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Study Suggests Pregnancy Delays Onset of MS Symptoms by More Than 3 Years

September 22, 2020

Understanding Why May Lead to Insights into the Disease
In a study of 2,557 women with MS, those with a previous pregnancy experienced their first MS-like symptom (clinically isolated syndrome – CIS) an average of more than 3 years later than those who had never been pregnant. Having more than one pregnancy was not associated with additional delays in onset.
  • Pregnancy is characterized by a dampening of immune responses and the presence of potentially nervous system-protective hormones, both of which protect the developing fetus. The combined anti-inflammatory and neuroprotective effects of pregnancy appear to have a positive impact on MS as well. The mechanisms for this impact are not fully understood.
  • This team looked at 2,557 women with MS enrolled in MSBase, an international registry that follows the medical history of more than 70,000 people with MS. Among this group, 1,176 had experienced at least one pregnancy.
  • This study adds to a growing body of research attempting to uncover the influences of pregnancy, breast feeding, and sex hormones on the risk, onset and course of MS. Better understanding the mechanisms behind these influences may lead to new pathways for treating or preventing MS.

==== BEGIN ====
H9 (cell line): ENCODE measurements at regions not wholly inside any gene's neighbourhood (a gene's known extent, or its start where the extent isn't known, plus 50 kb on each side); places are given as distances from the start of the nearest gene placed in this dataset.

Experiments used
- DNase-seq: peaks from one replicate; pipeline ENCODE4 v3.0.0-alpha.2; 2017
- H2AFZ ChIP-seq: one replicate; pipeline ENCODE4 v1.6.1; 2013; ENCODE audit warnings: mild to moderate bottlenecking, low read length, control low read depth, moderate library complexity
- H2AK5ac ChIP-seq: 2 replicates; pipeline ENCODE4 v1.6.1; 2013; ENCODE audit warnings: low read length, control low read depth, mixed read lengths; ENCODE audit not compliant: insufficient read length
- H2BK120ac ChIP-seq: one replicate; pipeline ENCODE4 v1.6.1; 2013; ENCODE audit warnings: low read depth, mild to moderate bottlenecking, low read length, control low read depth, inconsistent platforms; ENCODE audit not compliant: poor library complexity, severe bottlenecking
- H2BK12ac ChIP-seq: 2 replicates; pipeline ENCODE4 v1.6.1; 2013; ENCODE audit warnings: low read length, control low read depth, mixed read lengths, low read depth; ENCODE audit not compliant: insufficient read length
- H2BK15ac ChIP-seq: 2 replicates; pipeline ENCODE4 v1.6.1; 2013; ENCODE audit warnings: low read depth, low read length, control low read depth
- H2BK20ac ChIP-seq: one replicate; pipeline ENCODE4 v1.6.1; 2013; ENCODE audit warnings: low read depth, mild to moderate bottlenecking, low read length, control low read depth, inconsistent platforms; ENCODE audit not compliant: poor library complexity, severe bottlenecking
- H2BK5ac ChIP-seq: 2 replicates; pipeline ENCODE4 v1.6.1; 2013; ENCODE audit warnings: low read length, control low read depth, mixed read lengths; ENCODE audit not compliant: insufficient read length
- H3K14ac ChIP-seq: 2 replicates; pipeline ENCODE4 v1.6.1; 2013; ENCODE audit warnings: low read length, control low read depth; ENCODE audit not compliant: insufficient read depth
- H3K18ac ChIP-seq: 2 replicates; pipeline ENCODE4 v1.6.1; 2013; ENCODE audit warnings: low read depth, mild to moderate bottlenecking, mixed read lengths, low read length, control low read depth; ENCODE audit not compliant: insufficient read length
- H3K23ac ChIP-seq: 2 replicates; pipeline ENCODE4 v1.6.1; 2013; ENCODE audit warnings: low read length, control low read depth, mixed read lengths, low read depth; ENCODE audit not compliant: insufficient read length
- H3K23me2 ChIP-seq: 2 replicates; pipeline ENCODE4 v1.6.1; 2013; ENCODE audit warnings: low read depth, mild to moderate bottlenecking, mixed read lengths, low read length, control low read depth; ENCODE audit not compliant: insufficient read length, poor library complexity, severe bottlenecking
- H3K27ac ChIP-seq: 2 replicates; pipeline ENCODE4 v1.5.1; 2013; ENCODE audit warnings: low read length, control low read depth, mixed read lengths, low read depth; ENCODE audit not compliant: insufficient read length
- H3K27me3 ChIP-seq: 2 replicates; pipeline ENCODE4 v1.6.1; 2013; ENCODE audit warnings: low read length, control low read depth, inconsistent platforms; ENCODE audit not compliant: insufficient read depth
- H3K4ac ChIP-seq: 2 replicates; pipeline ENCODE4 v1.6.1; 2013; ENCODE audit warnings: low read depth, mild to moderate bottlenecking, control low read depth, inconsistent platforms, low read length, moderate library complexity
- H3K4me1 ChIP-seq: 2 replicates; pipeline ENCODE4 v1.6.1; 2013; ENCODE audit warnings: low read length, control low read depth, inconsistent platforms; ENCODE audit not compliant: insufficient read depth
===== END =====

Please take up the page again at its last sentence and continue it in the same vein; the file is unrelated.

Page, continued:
• MS often occurs in women of childbearing age, and family planning for someone with MS involves many unique considerations. Read more about pregnancy and reproduction issues in MS.
“Association of Pregnancy With the Onset of Clinically Isolated Syndrome” is published by Ai-Lan Nguyen, MBBS (Royal Melbourne Hospital) and colleagues in JAMA Neurology (Published online September 14, 2020).

About Multiple Sclerosis

Multiple sclerosis is an unpredictable, often disabling disease of the central nervous system. Symptoms range from numbness and tingling to blindness and paralysis, and there is currently no cure for MS. The progress, severity and specific symptoms of MS in any one person cannot yet be predicted, but advances in research and treatment are leading to better understanding and moving us closer to a world free of MS. An estimated 1 million people live with MS in the United States. Most people with MS are diagnosed between the ages of 20 and 50, and it affects women three times more than men.

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